The AIHW currently collects data on the health of prisoners in Australia through a national survey of public and private prisons. Prisoners have higher levels of mental health problems, risky alcohol consumption, tobacco smoking, illicit drug use, chronic disease and communicable diseases than the general population. This means that prisoners have significant and complex health needs, which are often long-term or chronic in nature.
Prison stays are usually temporary, which means Australia’s prison population is fluid—prisoners are constantly entering and being released from prison, and their health issues and concerns are also those of the general community.
The demographic and health profiles of prisoners are different to those of the general community. Prisoners are predominately young, adult males, from lower socioeconomic groups, with an over-representation of Indigenous people.
Prisoners often arrive at prison with several health problems—their health is sufficiently poorer than in the general community that they are often considered to be geriatric at the age of 50–55.
The poor health and complex health needs of prisoners are reflected in the number and types of medications they take—they are more likely than those in the general community to be taking medication for mental health issues, addictions and chronic conditions.
All medical services to prisoners are provided by the state and territory in which they are imprisoned. For prisoners who underuse health services in the general community, prison may provide an opportunity to access treatment to improve their health; indeed, prisoners typically use health services much more extensively in prison than in the community.
The proximity of prisoners to health services is important. Every prison will have at least a nurse, and usually a minimum of weekly visits by a medical practitioner. This contrasts with the extremes found in the general community where, for example, people living in remote areas have less access to regular medical services than people living in large, urban areas. Although prisoners have close proximity to health services, they are unable to choose to visit multiple medical practitioners at the same time. In addition, the provision and operation of health services in a prison environment is not always straightforward, and the regimes and processes in place may make continuity of care between the community and prison difficult to achieve, especially upon entry.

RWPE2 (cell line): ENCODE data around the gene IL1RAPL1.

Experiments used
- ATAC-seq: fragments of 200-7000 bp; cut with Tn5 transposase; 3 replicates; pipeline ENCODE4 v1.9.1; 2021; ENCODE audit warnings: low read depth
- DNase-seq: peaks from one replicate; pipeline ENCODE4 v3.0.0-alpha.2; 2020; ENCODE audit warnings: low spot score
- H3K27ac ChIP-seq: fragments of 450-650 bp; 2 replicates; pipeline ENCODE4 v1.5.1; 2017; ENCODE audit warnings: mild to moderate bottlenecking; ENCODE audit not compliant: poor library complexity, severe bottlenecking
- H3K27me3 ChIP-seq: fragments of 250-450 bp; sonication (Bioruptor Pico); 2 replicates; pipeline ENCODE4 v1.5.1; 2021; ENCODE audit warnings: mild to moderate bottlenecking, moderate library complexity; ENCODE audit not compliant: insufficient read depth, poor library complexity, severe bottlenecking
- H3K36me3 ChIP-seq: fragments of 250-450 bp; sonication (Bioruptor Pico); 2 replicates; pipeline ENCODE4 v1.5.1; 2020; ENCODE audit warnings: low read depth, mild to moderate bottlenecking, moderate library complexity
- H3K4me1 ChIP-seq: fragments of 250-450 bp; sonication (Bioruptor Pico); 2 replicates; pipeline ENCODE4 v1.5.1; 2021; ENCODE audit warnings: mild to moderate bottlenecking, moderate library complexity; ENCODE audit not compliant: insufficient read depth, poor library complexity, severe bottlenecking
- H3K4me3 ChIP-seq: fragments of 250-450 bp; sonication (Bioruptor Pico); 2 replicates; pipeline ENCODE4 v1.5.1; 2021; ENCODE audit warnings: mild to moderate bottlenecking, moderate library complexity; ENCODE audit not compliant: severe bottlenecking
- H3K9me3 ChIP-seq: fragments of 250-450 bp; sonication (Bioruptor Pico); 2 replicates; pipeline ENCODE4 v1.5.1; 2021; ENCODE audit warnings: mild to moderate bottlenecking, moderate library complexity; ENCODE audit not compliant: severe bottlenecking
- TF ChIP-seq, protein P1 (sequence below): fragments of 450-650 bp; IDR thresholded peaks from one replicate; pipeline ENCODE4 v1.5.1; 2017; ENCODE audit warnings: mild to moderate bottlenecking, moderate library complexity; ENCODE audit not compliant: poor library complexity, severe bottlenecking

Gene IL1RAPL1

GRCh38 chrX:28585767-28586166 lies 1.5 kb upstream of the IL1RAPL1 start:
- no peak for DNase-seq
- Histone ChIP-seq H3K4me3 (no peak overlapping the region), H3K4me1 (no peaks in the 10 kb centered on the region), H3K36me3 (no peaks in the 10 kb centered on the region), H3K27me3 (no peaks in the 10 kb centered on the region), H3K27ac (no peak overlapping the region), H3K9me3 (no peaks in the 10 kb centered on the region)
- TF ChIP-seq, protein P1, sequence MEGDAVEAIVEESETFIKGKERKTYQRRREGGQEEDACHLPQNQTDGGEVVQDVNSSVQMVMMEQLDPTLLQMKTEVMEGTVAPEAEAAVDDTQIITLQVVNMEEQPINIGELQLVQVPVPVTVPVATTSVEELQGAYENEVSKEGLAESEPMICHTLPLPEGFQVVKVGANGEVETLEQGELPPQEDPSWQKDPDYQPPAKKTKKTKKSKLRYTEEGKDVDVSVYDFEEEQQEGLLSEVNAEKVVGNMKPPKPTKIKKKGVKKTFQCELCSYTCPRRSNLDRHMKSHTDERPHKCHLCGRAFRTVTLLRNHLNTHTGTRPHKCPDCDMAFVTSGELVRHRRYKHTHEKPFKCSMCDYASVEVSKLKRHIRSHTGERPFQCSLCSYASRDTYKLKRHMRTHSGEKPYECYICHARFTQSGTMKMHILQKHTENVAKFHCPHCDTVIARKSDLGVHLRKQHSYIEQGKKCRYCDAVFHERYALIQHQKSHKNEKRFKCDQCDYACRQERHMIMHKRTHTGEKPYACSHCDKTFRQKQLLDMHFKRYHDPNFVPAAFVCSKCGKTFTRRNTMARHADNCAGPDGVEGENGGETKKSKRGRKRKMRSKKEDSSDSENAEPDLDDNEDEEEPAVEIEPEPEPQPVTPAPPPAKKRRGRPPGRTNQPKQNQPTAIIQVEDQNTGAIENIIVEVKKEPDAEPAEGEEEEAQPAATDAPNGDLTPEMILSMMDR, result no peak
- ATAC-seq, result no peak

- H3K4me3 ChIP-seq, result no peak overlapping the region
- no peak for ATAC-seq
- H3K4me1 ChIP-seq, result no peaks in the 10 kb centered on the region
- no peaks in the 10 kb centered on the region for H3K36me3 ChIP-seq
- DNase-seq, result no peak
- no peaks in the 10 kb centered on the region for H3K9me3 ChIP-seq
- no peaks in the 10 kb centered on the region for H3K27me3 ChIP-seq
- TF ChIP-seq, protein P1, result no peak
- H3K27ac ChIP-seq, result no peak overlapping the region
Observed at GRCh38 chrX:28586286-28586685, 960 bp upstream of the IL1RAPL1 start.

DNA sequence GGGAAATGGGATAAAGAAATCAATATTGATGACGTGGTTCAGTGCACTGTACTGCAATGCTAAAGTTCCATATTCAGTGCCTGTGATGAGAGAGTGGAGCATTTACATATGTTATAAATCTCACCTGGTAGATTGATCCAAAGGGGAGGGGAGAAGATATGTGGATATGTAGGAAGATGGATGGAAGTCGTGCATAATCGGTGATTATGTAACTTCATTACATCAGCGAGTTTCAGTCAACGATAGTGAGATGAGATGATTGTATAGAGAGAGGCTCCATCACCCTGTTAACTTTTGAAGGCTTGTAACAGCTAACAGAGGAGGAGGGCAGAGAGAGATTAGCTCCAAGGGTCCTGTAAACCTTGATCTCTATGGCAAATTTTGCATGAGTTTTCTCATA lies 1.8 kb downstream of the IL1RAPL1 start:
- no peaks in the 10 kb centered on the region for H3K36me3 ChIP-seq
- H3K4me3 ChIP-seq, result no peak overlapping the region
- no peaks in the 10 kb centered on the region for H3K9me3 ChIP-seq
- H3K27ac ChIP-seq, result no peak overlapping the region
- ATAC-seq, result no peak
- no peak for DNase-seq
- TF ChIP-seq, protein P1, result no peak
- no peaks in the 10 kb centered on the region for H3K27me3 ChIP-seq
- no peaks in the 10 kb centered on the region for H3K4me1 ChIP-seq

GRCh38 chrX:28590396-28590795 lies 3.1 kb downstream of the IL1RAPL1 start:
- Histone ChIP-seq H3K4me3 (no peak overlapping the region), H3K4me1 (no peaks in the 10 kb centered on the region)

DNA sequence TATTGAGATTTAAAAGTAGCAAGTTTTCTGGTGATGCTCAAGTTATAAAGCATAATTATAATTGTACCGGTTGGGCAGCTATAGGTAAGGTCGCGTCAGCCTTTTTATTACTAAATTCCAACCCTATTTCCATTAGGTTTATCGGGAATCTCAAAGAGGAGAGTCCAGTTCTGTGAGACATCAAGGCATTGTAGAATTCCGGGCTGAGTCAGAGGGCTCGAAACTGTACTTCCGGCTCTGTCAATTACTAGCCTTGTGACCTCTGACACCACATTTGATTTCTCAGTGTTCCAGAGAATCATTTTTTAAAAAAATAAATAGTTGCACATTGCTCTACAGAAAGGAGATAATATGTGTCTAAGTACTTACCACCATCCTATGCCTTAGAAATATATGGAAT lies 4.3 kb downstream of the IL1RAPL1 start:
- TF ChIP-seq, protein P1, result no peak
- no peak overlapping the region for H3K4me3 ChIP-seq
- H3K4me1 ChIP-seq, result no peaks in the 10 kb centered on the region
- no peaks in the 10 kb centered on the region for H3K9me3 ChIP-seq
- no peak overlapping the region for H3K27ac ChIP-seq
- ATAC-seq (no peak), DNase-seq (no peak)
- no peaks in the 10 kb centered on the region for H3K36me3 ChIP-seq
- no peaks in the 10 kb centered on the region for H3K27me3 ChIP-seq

The National Prisoner Health Data Collection (NPHDC) is the main source of national data about the health of prisoners in Australia. It gathers information from prison entrants, dischargees, prisoners visiting the prison health clinic, and prisoners taking prescribed medication.
The NPHDC was designed to monitor the National Prisoner Health Indicators, which comprise more than 100 indicators relating to socioeconomic factors, general health, risk factors, mental health, sexual behaviour, and prison health services. The indicators and data collection were developed by the AIHW, with assistance and advice from the National Prisoner Health Information Committee (NPHIC). They are aligned to the National Health Performance Framework (AIHW 2009), and help ensure that appropriate health services are in place to meet the needs of the prisoner population. The AIHW reports against the indicators in The health of Australia’s prisoners series.
Williams BA, Ahalt C & Greifinger RB 2014.The older prisoner and complex chronic medical care. In: WHO. Prisons and health. Copenhagen: WHO.
More than 1 in 3 people in prison are Aboriginal or Torres Strait Islander peoples
Most women in prison are mothers with children who depend on them
2 in 3 women in prison have a history of a mental health condition
Almost one-quarter (24%) of women entering prison were unemployed in the 30 days prior to incarceration
27% of women entering prison were in short-term or emergency accommodation in the 30 days prior to incarceration
Almost 1 in 5 (17%) women entering prison had a parent or carer incarcerated during their childhood